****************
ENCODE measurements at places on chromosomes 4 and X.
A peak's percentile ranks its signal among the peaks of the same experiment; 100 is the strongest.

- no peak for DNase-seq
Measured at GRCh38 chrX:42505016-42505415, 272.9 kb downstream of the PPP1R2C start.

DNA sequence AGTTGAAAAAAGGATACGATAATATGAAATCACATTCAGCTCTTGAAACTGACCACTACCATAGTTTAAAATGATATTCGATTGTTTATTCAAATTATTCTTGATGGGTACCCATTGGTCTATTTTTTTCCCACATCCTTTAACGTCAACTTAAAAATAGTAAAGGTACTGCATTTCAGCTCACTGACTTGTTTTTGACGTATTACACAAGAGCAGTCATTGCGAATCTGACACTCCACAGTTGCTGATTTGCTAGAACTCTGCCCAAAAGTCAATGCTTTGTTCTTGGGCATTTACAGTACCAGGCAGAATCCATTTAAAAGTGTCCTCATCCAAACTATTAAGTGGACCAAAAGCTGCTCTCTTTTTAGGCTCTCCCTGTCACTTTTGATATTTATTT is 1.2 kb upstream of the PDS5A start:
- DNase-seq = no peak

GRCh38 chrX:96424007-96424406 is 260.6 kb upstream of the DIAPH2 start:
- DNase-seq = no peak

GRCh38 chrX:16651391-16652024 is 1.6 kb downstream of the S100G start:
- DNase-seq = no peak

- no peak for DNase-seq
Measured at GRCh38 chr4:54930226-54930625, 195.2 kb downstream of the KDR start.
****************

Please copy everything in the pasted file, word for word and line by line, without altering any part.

ENCODE measurements at places on chromosomes 4 and X.
A peak's percentile ranks its signal among the peaks of the same experiment; 100 is the strongest.

- no peak for DNase-seq
Measured at GRCh38 chrX:42505016-42505415, 272.9 kb downstream of the PPP1R2C start.

DNA sequence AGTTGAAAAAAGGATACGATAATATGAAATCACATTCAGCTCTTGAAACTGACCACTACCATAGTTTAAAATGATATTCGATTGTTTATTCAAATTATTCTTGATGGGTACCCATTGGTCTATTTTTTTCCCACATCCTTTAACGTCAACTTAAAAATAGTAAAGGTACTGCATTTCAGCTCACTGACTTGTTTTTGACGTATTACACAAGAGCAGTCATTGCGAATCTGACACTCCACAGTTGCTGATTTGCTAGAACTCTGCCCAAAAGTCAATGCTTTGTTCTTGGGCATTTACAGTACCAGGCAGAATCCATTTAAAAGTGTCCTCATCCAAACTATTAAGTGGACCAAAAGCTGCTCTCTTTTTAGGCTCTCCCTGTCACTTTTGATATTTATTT is 1.2 kb upstream of the PDS5A start:
- DNase-seq = no peak

GRCh38 chrX:96424007-96424406 is 260.6 kb upstream of the DIAPH2 start:
- DNase-seq = no peak

GRCh38 chrX:16651391-16652024 is 1.6 kb downstream of the S100G start:
- DNase-seq = no peak

- no peak for DNase-seq
Measured at GRCh38 chr4:54930226-54930625, 195.2 kb downstream of the KDR start.